Needless to say, I am definitely a huge supporter of this awesome annual run as it promotes peace, unity, causes and attracts more and more Lebanese every year. I run the 10k usually and my goal this year is to complete the race in less than 1 hour.
Congrats to all the Beirut Marathon people, to the runners, sponsors and all the supporters!
Melanie Freiha is an 18-year old student who died in a ski accident last weekend in Kfardebian. I couldn’t figure out the exact circumstances of her tragic death but I know that it took some time to transfer her to the nearest hospital in Ajaltoun where she died during surgery. The same happened with Yves Nawfal as the roads were all covered with snow and the Red Cross needed some time to get to Saint Georges in Ajaltoun which is 30 minutes away if not more. Moreover, the Kfardebian – Faraya road is usually blocked due to traffic during weekends, specially in daytime, and we’ve all seen what happened the last time a poor guy tried to clear the way for an ambulance.
Having said all that, I think it’s about time the authorities or the concerned parties invest in building a proper emergency clinic next to ski resorts and in the Kfardebian area. I know for a fact that the Red Cross has a branch in Kfardebian but I don’t think they are equipped to receive and treat emergencies. We need a medical center that has a well trained ER team, as well as emergency physicians, trauma surgeons and nurses capable of evaluating injuries and treating minor ones, and assessing the severity of one’s injury and the need to transfer him to another clinic or hospital. If Melanie was given the necessary treatment in the first 60 minutes of the accident, also known as the golden hour, she could have had a better chance of surviving maybe.
Speaking of hospitals, it’s quite weird that we don’t have any good hospital in the whole Keserwan district which is one of Lebanon’s biggest districts. I’ve been to Saydit Lebnen, Saint Louis and Saint Georges and they are all average, if not below average, hospitals when compared to the ones in Beirut. Maybe it’s time that Lebanon’s Health Ministry tackles this serious problem and sets proper standards for hospitals.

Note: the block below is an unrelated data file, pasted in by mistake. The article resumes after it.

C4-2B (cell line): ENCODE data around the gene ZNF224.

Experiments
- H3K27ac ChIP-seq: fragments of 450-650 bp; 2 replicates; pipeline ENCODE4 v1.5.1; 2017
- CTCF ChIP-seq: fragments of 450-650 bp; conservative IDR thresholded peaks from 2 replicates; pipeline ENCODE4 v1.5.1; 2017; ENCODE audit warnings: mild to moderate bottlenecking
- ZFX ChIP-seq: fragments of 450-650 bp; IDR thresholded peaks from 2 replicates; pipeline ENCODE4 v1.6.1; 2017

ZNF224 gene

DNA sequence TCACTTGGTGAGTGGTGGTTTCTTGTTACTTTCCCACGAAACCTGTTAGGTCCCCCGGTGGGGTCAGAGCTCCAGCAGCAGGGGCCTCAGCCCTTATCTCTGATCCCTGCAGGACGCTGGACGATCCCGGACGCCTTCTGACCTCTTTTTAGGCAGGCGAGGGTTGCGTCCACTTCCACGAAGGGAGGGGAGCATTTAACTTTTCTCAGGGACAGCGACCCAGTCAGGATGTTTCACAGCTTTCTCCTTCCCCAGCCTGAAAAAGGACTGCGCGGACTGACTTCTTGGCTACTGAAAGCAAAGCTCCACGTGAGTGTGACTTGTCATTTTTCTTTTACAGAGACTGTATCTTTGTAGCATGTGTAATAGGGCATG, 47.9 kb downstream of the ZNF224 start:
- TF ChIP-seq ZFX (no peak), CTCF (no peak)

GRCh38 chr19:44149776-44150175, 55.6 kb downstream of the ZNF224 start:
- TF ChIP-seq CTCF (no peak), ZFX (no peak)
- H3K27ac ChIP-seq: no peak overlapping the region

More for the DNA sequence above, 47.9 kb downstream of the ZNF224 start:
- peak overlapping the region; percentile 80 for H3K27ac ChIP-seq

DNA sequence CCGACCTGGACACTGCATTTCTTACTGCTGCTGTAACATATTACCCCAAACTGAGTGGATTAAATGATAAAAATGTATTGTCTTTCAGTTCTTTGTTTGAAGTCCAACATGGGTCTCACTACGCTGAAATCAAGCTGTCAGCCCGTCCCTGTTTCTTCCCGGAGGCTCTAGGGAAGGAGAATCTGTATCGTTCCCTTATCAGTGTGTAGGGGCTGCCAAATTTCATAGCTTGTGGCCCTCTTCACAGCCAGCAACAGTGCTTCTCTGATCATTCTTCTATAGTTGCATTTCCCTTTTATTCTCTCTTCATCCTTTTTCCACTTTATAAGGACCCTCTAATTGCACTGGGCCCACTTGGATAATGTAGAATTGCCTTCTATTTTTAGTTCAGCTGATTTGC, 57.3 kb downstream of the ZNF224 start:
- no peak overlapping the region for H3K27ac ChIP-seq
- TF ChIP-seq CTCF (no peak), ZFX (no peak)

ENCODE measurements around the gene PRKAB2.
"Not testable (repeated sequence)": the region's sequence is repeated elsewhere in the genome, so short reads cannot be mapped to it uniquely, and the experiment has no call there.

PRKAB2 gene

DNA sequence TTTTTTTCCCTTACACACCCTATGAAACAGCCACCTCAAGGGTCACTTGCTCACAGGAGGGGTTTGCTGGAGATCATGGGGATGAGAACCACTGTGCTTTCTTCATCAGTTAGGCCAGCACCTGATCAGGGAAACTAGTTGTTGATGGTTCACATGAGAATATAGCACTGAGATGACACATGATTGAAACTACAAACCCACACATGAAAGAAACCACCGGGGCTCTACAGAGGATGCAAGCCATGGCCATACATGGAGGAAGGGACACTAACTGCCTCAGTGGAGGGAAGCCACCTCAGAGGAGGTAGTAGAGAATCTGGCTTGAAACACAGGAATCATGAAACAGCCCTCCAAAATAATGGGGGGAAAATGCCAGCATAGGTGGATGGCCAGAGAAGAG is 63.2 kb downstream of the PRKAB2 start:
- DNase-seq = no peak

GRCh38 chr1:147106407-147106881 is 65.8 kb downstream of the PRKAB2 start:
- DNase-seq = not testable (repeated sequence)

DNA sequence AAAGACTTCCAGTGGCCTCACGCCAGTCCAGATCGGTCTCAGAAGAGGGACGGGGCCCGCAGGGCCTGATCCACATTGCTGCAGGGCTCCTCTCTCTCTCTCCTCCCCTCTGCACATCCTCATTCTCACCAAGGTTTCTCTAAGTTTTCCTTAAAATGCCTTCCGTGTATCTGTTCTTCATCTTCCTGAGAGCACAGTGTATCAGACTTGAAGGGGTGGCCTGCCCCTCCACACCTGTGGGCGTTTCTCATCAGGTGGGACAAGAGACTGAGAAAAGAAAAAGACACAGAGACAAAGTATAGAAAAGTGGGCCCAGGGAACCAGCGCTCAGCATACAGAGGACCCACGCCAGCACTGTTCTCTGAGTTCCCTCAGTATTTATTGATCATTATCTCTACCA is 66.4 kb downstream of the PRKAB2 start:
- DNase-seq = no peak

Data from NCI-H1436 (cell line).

Amal Clooney is taking on her next big case, which is representing Armenia’s interests in a historic trial before the European Court of Human Rights in Strasbourg, France. The case is an appeal of a 2013 ruling by the Supreme Court of Europe, in which the court decided that a Swiss law prohibiting the public denial of the Armenian genocide is a violation of freedom of speech. Clooney will attempt to refute testimony from countries like Turkey who still deny the genocide that was committed by the Ottoman Empire between 1915 and 1923 and that caused the death of 1.5 million Armenians. Amal was recently representing the 3 Al-Jazeera journalists arrested in Egypt and risked arrest for her positions.
This year marks the 100th anniversary of the Armenian Genocide and it’s about time Turkey recognizes the genocide and pays for its crimes!
Here’s the full transcript of the first court session taken from the Telegraph:
Amal Clooney, the human rights barrister, has accused Turkey of double standards on freedom of expression for defending a Turkish Leftist who described the Armenian genocide an “international lie”.
Mrs Clooney, who is representing Armenia on behalf of Doughty Street Chambers along with Geoffrey Robertson QC, said Turkey’s stance was hypocritical “because of its disgraceful record on freedom of expression”, including prosecutions of Turkish-Armenians who campaign for the1915 massacres to be called a genocide.
She took on the case against Doğu Perinçek, chairman of the Turkish Workers’ Party and an MP, who was found guilty of genocide denial and racial discrimination in Switzerland in 2007, but had his conviction overturned by the European Court of Human Rights (ECHR) after being defended by Turkey’s government.
The ECHR upheld his right to question in a “debate of clear public interest” and questioned if it was possible to define as a genocide, a policy of deliberate extermination, the massacres and deportations of Armenians by the Turks a century ago.
The human rights lawyer, who married George Clooney her Hollywood film star husband last September, accused the Strasbourg’s court’s human rights judges of being “simply wrong”.
“It cast doubt doubt of the reality of genocide that Armenian people suffered a century ago,” she said